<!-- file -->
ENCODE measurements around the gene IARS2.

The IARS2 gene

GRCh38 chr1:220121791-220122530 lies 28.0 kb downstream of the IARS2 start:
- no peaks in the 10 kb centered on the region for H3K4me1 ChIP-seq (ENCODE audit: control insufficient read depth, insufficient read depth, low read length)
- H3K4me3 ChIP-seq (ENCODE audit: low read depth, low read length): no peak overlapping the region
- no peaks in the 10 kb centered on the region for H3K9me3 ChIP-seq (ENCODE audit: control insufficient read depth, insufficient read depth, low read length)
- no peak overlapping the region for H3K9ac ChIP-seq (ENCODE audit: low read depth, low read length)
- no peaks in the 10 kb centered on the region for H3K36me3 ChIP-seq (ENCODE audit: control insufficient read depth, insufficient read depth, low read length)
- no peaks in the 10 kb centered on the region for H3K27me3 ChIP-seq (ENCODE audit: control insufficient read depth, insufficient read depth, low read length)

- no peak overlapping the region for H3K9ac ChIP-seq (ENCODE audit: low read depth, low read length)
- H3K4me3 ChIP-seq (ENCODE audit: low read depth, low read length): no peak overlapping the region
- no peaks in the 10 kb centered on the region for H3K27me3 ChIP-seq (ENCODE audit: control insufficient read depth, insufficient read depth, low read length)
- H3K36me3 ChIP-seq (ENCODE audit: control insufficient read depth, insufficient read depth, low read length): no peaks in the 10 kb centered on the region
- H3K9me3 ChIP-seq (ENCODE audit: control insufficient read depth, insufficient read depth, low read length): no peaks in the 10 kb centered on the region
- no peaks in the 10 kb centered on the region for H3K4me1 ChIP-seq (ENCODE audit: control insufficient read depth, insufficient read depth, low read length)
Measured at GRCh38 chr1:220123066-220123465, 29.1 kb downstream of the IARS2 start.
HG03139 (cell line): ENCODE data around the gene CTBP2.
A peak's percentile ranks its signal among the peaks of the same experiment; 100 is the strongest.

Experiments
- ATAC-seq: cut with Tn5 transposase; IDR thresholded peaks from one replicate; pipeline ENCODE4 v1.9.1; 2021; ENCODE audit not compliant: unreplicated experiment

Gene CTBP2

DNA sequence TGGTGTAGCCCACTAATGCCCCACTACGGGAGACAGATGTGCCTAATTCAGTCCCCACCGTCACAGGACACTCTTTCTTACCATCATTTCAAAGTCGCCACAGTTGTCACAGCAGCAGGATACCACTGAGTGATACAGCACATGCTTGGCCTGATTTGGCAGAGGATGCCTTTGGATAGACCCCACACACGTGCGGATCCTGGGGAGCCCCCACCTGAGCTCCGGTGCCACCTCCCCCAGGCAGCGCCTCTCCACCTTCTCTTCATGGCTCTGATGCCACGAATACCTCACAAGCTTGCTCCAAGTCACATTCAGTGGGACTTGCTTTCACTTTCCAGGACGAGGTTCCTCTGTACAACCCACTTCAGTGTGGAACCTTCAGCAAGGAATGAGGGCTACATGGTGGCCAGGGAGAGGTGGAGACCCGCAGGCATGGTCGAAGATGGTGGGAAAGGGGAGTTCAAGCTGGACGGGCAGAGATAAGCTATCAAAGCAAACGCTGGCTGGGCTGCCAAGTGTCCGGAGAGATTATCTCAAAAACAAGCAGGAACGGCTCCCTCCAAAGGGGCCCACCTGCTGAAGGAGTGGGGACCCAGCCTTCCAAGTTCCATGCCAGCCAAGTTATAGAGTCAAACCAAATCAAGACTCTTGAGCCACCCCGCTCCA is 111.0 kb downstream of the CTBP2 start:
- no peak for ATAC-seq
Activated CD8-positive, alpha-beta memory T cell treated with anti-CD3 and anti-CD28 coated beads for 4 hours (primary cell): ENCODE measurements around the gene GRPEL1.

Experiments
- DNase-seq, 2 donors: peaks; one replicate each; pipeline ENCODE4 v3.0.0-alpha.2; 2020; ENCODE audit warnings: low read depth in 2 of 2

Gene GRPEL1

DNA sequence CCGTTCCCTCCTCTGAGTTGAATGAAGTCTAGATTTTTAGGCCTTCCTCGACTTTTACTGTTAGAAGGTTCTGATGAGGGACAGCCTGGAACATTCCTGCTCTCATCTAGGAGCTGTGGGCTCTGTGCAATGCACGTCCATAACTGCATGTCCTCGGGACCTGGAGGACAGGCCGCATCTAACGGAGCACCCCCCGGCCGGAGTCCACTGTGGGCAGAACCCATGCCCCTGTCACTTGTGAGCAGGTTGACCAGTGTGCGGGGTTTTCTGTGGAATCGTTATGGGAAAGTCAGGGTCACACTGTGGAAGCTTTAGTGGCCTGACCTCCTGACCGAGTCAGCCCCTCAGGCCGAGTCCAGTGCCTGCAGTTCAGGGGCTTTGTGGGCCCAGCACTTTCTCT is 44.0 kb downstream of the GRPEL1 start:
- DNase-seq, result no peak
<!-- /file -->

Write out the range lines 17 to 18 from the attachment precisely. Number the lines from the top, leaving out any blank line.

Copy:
HG03139 (cell line): ENCODE data around the gene CTBP2.
A peak's percentile ranks its signal among the peaks of the same experiment; 100 is the strongest.